As the school year starts—virtually—in many communities, the challenges for homeless children and youth are even greater than usual. As with access to housing, health care, criminal justice, and so many other systems, the pandemic has magnified existing inequalities and inequities in education.
Under federal law, homeless children and youth are guaranteed equal access to education—and the supports they need to make that possible. In “normal” times, such supports include transportation, school meals, access to books and uniforms. Now access to a computer and the internet are what is critical to make their right to education a reality.
Studies show that without school stability, homeless children are more likely to repeat a grade, miss classes, and fare worse academically than their peers who remain in stable school placements. They are more likely to suffer from anxiety, depression, and other mental and physical health challenges.
A history of childhood homelessness increases the risk of adult homelessness. Homelessness disproportionately affects minority communities, and denial of access to education and the supports that go with it further deepens existing inequities.
Legal rights are critical—but to have a real impact on people’s lives they must be implemented and enforced. Our new know your rights guide can help advocates, service providers, parents and youth understand their rights—and claim them. Please use them! If you see violations, let us know. More resources from the Law Center and our partners are here.
Covid-19 is making clear that housing is health care—without a safe place to live, people can’t stay home, quarantine, or wash hands their hands frequently, for the safety of us all. Likewise, housing is also education: without a safe place to live, children can’t read, do homework, play and learn. Housing, health care, and education are basic human rights. We all have them and need them.
Ultimately, political leadership is critical to moving these basic rights forward. Our leaders in government, at every level, must understand the needs and rights of people who are homeless and at risk. Our election guide can help you inform candidates of these crucial necessities.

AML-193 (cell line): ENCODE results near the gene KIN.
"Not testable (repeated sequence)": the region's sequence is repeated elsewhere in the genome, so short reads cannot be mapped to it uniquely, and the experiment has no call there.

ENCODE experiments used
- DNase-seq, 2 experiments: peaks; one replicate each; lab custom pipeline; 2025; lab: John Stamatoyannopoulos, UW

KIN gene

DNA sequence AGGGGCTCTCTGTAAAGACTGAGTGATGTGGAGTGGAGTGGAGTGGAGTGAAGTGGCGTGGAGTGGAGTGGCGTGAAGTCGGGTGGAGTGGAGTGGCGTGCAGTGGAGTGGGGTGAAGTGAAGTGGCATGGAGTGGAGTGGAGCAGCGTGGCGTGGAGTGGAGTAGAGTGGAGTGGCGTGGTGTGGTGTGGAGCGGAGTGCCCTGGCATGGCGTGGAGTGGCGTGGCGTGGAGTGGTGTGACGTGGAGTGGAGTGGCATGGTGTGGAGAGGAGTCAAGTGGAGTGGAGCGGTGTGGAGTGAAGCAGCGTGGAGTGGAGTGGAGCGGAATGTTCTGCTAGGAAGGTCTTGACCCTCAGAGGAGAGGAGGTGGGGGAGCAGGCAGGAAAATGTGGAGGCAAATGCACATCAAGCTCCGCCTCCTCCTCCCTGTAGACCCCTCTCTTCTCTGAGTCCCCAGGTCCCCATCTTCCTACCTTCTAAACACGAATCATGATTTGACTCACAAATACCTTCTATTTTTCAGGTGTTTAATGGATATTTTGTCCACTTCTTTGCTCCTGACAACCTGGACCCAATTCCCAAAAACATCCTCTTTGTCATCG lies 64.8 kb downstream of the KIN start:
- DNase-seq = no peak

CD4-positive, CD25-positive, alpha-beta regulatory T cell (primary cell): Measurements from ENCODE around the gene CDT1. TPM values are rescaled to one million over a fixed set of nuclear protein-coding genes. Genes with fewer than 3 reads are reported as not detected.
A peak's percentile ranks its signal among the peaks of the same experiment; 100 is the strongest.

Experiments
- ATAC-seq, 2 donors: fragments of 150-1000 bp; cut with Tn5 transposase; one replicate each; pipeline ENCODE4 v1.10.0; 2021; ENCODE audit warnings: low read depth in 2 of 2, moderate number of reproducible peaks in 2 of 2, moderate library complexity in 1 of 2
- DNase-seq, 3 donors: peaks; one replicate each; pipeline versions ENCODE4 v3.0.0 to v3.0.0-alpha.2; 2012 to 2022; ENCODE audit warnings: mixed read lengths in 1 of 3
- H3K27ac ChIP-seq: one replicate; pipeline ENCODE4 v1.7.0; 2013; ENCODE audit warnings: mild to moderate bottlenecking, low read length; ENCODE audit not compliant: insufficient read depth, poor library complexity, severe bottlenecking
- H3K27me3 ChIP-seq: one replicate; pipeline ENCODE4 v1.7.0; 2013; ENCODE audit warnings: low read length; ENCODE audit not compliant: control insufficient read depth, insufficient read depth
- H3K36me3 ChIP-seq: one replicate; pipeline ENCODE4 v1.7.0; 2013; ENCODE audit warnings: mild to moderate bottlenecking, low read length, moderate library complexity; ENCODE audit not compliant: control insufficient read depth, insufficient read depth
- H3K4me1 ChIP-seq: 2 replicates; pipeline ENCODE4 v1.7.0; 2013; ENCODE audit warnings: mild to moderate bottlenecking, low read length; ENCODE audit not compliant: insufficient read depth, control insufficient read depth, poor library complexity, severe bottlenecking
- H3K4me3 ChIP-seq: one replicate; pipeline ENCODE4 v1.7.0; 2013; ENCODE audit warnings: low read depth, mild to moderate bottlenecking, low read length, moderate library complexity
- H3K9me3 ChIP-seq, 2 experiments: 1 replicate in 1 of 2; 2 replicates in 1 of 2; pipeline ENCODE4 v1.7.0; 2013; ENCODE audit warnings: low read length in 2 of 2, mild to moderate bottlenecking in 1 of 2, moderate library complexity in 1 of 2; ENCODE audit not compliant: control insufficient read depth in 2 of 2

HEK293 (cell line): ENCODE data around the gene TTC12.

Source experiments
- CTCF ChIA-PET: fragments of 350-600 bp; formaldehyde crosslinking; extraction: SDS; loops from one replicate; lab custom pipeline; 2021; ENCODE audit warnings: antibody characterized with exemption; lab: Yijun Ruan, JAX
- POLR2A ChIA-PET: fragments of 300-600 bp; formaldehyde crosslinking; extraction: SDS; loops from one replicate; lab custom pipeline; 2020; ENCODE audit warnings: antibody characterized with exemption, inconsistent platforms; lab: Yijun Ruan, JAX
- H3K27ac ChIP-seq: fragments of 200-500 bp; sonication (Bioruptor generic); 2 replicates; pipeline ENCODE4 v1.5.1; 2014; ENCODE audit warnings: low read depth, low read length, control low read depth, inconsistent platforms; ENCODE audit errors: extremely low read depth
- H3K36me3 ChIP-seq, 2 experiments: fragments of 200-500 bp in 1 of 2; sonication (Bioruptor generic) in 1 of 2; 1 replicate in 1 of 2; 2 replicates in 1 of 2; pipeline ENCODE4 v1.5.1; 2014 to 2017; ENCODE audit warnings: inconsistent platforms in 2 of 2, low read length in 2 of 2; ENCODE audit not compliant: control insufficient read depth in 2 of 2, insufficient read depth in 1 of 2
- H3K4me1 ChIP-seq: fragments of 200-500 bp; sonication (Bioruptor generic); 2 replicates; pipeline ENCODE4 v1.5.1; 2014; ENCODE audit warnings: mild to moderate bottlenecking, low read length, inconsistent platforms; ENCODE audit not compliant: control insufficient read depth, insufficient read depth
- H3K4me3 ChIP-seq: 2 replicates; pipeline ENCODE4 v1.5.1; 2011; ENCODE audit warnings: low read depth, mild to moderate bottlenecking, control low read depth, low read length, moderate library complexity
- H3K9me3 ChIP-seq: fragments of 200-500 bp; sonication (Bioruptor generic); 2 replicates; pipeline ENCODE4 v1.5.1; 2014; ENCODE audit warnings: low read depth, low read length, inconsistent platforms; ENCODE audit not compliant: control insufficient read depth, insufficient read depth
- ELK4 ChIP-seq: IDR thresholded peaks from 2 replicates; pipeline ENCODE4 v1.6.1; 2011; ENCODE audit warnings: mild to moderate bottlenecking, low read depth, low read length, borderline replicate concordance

As always, thank you for your work and your support.
Founder & Executive Director
Homeless Youth & Education in the time of COVID-19 Webinar Recap
This month, the Law Center hosted a webinar on COVID-19 and the return to school for students experiencing homelessness, joined by Paige Joki of the Education Law Center, Alyssa Phillips and Margaret Bingham of the Chicago Coalition for the Homeless, and Patricia Julianelle of SchoolHouse Connection. The webinar provided resources for students experiencing homelessness to assert the rights granted by the McKinney-Vento Act (see the Law Center’s toolkit here).
Attendees also heard strategies for schools trying to determine the best way to meet the education needs of their homeless students, for advocates trying to advance policy to meet distance-learning needs arising out of the pandemic, and for attorneys trying to assist clients through education and housing difficulties. Finally, attendees heard from a mother with lived experience who is currently trying to balance safety during the pandemic with her daughter’s education and the other hardships they face. You can view the recorded webinar in its entirety on the Law Center’s Youtube page. For more information on homeless youth and education, COVID-19 responses, or to connect with any of the presenters or networks of people working on these issues, please email Brandy Ryan at firstname.lastname@example.org.
NEWS from the LAW CENTER
Law Center Helps Win New Eviction Moratorium But More Must Be Done
As the COVID-19 pandemic continues but the unemployment benefits and eviction moratorium from the CARES Act expired earlier this summer, the Law Center has been working with its federal partners to ensure the millions of renters impacted by the COVID-induced economic crisis do not become homeless. In September, the Centers for Disease Control, recognizing the potentially devastating health impacts of mass evictions, issued a new national moratorium on evictions until January 1, 2020.